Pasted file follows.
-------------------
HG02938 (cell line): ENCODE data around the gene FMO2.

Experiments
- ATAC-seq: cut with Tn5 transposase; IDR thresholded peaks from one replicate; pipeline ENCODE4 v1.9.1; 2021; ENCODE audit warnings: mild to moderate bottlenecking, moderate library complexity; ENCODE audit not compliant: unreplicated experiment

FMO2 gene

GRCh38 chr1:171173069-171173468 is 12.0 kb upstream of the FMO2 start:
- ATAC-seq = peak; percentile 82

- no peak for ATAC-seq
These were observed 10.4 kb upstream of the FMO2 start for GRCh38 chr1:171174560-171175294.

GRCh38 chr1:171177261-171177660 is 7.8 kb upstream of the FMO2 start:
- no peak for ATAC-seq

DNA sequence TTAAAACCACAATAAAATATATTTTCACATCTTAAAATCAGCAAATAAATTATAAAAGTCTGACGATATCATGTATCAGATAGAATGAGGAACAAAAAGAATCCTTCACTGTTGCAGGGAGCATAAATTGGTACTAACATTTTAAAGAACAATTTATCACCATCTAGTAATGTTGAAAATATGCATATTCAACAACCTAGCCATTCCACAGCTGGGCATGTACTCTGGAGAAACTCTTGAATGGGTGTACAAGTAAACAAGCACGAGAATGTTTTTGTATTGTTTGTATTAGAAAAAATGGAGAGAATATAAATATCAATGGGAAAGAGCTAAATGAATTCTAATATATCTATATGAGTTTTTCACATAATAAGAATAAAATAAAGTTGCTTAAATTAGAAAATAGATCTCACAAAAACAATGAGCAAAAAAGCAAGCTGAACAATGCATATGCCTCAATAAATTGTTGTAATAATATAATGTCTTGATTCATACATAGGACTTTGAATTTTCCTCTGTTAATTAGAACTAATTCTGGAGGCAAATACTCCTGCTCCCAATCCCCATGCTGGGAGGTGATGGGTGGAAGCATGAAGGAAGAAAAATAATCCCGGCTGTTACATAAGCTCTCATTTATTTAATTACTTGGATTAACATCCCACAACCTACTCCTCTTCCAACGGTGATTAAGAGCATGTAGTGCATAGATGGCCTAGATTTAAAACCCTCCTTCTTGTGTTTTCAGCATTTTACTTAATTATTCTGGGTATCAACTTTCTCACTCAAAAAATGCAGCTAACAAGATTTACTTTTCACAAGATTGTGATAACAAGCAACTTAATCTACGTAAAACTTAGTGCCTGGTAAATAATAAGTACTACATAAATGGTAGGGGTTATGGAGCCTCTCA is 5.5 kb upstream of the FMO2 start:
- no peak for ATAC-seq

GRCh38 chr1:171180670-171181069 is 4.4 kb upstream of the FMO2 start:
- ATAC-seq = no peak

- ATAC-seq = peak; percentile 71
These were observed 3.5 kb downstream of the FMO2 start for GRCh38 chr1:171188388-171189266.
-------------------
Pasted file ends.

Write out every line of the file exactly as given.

HG02938 (cell line): ENCODE data around the gene FMO2.

Experiments
- ATAC-seq: cut with Tn5 transposase; IDR thresholded peaks from one replicate; pipeline ENCODE4 v1.9.1; 2021; ENCODE audit warnings: mild to moderate bottlenecking, moderate library complexity; ENCODE audit not compliant: unreplicated experiment

FMO2 gene

GRCh38 chr1:171173069-171173468 is 12.0 kb upstream of the FMO2 start:
- ATAC-seq = peak; percentile 82

- no peak for ATAC-seq
These were observed 10.4 kb upstream of the FMO2 start for GRCh38 chr1:171174560-171175294.

GRCh38 chr1:171177261-171177660 is 7.8 kb upstream of the FMO2 start:
- no peak for ATAC-seq

DNA sequence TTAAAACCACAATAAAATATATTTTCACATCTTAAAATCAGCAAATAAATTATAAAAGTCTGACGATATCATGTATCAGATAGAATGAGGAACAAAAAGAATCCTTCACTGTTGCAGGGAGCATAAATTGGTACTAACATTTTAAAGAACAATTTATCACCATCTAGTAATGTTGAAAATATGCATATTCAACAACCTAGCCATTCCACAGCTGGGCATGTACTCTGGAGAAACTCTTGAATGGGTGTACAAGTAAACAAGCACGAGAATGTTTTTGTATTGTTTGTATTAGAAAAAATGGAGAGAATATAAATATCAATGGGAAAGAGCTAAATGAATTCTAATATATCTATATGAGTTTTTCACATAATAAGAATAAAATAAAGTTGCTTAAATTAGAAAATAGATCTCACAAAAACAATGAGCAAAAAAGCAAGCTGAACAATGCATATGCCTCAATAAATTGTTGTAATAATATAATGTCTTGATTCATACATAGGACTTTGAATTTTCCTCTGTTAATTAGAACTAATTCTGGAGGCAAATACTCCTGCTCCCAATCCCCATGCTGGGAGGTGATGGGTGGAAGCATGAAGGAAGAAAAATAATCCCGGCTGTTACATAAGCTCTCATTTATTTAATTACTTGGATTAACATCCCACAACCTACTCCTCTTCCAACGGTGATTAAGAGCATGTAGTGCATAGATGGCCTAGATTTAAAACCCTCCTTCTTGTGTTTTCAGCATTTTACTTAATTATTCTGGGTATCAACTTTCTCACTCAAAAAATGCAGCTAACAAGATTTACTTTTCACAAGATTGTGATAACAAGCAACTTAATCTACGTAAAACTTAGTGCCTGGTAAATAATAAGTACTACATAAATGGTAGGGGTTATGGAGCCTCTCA is 5.5 kb upstream of the FMO2 start:
- no peak for ATAC-seq

GRCh38 chr1:171180670-171181069 is 4.4 kb upstream of the FMO2 start:
- ATAC-seq = no peak

- ATAC-seq = peak; percentile 71
These were observed 3.5 kb downstream of the FMO2 start for GRCh38 chr1:171188388-171189266.